During the eighteenth and nineteenth centuries, the morbid variety of non-military execution practices was significantly reduced. Death by drowning, boiling and burning had ended across much of Europe by the mid-1700s. The last cases of drowning in Amsterdam, for instance, occurred in 1730 for the crime of sodomy. 2 In Scandinavia and some German states, decapitation by axe or sword was still in use well into the nineteenth century. Indeed, it was adopted as a more humane method to replace hanging. The Polish penal code of 1818 meted out beheading by the sword as the standard mode of capital punishment, with only exceptionally heinous male criminals being hanged. In revolutionary France, the guillotine replaced the wide variety of punishments meted out under the Ancien Régime . Greece also adopted the guillotine in the 1830s, as well as practising execution by firing squad.
Sometimes certain types of crime were punished in specific ways, so in the German states of Prussia and Hesse- Kassel breaking on the wheel was still being employed into the 1830s to punish exceptionally heinous criminals, such as robbers who murdered their victims. An American traveller in Prussia in the 1820s described the two methods of breaking the body in shocked terms: ‘The first is called the Upper, by which the head is broken first, and afterwards the breast and limbs … The other is called the Under. The mode here is to break the limbs first, and afterwards the breast and head. The torture is thus prolonged.’ In fact, it was usual for the criminal to be discreetly strangled with a cord just before the breaking began. 3 A few other types of aggravated death penalty continued to exist during the first three decades of the century. In 1835, for instance, the Assize judges of Mainz ordered that the murderer Margueret Jaeger should have her hand cut off just prior to her execution for the specific crime of parricide. 4
Hanging had long been the main form of execution in Britain and Spain, though in the latter country, in 1822, the garrotte became the sole mode of operation. This was a form of strangulation that bypassed all the shortcomings of hanging techniques. It consisted of an iron collar, fixed to a post, with a heavy-handled screw or lever that could be tightened. Although it looked like an instrument of torture, it was thought, with reason, to be a more sure and humane method than hanging. 5 Other shifts in state practice occurred elsewhere. Hanging became the preferred means of execution in the Austro-Hungarian Empire from the mid-nineteenth century onwards, while in contrast hanging in Sweden , which was usually the punishment for commoners until the end of the eighteenth century, fell into abeyance during the next century when the vast majority of executions were by beheading with an axe or sword.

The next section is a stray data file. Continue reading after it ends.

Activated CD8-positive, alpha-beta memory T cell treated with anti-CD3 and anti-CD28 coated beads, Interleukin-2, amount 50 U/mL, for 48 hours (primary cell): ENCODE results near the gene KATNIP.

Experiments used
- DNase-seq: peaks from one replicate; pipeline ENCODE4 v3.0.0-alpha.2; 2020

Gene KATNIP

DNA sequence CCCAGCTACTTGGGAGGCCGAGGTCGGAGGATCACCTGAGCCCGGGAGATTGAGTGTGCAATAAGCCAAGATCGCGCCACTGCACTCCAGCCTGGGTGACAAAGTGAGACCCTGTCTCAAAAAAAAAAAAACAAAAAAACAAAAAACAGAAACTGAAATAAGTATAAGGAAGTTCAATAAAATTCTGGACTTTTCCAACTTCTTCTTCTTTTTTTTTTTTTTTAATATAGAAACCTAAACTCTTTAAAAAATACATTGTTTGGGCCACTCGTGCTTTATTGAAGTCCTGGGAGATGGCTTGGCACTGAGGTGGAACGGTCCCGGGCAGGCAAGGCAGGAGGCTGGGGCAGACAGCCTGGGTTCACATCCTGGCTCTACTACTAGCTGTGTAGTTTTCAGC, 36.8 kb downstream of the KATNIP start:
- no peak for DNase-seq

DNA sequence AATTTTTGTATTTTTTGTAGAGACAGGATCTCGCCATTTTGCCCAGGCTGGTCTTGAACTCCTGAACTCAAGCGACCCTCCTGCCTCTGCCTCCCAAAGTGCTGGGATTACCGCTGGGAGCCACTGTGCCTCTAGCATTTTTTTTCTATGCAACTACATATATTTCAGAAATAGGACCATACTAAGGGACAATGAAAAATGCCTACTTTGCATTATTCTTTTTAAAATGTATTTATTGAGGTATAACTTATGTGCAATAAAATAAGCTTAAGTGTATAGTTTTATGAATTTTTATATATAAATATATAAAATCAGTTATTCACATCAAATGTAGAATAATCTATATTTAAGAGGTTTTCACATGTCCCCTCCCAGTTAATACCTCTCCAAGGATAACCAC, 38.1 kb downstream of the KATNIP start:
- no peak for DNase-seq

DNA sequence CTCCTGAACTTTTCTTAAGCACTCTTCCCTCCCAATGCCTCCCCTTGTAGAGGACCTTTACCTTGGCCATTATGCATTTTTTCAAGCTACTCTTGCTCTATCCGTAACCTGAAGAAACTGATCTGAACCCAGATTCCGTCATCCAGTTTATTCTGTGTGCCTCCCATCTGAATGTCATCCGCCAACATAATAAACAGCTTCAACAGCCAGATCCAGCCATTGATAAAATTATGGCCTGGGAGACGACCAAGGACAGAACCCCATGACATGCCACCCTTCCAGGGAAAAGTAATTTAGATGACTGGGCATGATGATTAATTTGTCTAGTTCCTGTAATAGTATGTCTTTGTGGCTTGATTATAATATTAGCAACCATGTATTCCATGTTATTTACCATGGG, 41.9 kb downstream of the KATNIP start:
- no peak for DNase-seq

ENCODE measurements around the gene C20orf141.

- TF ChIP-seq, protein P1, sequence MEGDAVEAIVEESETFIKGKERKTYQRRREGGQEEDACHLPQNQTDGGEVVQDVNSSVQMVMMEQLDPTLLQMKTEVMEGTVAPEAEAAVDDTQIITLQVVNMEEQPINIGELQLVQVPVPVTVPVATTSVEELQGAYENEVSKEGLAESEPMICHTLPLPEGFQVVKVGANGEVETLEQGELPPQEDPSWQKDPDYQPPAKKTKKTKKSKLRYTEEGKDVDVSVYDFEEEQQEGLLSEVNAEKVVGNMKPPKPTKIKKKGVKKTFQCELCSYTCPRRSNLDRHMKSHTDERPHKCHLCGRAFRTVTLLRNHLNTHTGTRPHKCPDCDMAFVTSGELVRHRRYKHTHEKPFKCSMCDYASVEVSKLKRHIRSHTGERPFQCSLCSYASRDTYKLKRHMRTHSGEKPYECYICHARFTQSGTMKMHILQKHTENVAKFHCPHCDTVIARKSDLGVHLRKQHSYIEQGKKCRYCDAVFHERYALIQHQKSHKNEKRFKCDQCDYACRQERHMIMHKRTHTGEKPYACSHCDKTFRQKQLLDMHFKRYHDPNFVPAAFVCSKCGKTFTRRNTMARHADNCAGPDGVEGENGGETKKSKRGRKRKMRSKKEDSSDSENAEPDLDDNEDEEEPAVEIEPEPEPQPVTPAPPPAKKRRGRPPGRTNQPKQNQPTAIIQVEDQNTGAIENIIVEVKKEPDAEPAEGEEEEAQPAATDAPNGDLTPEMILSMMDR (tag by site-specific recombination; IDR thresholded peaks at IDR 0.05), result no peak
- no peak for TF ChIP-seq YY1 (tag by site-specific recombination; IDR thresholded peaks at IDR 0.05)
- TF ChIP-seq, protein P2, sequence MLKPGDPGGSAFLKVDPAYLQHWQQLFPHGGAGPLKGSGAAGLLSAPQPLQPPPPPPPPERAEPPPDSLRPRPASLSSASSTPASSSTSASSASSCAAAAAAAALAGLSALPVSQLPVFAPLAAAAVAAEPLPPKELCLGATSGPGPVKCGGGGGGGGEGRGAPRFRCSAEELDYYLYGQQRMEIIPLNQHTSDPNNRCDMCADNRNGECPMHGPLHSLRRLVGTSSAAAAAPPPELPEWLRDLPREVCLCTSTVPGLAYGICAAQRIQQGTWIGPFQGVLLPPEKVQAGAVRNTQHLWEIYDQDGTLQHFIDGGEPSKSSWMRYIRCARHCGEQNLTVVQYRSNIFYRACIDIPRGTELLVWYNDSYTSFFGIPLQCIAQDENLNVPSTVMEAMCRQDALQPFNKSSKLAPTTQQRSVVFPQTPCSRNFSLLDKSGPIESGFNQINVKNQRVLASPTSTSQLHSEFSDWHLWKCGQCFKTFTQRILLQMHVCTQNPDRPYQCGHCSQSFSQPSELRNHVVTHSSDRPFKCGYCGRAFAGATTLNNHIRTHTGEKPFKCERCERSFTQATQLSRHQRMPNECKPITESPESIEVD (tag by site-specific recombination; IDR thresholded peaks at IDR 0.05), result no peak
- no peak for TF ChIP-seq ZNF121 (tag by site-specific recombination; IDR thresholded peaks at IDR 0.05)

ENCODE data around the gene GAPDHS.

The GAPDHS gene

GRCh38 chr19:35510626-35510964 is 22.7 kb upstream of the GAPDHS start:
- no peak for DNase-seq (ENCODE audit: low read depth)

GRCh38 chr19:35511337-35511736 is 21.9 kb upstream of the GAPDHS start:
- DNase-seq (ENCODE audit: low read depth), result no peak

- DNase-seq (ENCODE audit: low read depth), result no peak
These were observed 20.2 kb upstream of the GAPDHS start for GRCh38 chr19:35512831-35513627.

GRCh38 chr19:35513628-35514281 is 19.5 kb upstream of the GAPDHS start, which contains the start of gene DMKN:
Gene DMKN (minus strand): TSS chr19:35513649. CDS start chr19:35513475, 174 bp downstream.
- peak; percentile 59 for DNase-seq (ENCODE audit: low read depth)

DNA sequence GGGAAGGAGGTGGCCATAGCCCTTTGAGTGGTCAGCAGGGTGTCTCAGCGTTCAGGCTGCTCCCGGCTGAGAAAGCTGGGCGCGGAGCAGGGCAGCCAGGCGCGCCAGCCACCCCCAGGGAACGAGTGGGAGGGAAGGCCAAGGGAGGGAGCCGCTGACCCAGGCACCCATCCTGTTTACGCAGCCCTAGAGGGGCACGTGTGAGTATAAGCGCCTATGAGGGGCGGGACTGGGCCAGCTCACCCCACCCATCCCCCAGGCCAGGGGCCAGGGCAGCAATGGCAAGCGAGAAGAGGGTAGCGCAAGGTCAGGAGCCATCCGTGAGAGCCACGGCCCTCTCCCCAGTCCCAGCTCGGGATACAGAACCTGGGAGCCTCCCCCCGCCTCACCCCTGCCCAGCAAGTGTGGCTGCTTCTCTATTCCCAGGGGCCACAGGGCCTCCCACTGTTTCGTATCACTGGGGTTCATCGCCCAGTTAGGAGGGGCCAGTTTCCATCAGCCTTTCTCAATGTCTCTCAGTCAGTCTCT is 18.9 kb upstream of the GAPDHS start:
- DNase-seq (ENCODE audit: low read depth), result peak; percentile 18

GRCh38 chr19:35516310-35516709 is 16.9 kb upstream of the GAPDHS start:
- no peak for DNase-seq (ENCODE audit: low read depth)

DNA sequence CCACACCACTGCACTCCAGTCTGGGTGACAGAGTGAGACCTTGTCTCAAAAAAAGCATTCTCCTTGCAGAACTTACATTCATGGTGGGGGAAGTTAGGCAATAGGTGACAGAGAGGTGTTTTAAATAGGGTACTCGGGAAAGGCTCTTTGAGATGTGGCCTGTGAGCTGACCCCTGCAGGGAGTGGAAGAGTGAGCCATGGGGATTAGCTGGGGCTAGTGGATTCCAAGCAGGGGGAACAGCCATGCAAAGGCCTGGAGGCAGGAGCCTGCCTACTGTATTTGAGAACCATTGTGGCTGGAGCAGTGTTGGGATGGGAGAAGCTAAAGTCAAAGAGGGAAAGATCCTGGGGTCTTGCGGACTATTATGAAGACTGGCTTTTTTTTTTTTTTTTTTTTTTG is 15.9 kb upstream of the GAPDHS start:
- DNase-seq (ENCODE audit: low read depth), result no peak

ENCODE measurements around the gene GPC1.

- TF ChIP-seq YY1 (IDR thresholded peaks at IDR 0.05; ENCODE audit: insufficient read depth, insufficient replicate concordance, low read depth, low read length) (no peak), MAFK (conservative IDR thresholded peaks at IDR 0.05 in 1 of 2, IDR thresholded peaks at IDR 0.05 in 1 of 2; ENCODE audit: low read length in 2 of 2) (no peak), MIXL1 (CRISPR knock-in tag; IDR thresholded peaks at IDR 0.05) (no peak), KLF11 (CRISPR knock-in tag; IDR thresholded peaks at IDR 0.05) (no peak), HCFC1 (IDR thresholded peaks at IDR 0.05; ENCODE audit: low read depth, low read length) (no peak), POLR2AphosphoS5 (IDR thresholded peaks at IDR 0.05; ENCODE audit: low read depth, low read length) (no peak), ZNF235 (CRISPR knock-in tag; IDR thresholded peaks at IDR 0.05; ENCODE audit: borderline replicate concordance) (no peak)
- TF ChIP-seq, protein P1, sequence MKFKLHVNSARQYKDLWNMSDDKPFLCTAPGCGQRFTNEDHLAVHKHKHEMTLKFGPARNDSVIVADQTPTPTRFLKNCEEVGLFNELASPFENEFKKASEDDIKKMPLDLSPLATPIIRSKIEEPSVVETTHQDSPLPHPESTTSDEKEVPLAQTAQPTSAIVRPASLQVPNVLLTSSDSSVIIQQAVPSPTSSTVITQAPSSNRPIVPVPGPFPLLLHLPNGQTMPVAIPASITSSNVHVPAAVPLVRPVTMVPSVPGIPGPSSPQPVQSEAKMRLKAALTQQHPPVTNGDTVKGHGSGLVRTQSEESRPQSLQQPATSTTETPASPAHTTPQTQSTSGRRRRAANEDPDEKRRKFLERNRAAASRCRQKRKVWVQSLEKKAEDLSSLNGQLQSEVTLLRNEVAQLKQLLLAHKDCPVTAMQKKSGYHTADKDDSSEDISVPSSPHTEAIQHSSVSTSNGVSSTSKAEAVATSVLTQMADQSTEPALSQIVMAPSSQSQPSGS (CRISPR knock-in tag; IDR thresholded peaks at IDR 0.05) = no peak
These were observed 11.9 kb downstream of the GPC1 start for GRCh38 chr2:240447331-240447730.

Post-mortem punishments such as dissection and gibbeting continued into the nineteenth century in some states. While the Netherlands abolished the practice in 1795, the last gibbeting in England took place in 1832. In the same year, the Anatomy Act ended the public dissection of executed murderers in Britain. The exposing of criminal corpses on the wheel ceased in Prussia in 1811, with most German states following suit if they had not already done so. In Norway, it was decreed, in 1832, that body parts and heads were to be removed from poles after 3 days instead of the previous practice of leaving them indefinitely in public view. The following year, the law was revised so that only the head was to be left on poles, and the practice was abolished entirely in 1842. 6
Public civil execution ceased in most German states during the 1850s and 1860s, and in Britain and Austria in 1868. The last public executions (by beheading) in Sweden were in 1876, the last in Spain (by garrotting) in 1897. A number of states abolished the death penalty altogether for civilian crimes. Several German principalities and city states, such as Bremen and Hamburg, did this in 1849. Romania ended the death penalty in 1864, Portugal in 1867, and the Netherlands in 1870. 7 In Italy, the Zanardelli penal code of 1889 abolished the death penalty for civilian crimes. ‘ France, by contrast, initiated a very long game of hide-and-seek,’ explains Paul Friedland, ‘with officials desperately seeking to limit the visibility of executions on one side, and spectators equally desperate to see them on the other. Guillotines were exiled to the outskirts of town; raised platforms were outlawed in the hopes of limiting spectator visibility; executions were performed with little notice and at the crack of dawn.’ 8 The last public execution in France was at Versailles in 1939, when German criminal Eugène Weidmann was guillotined before several hundred spectators.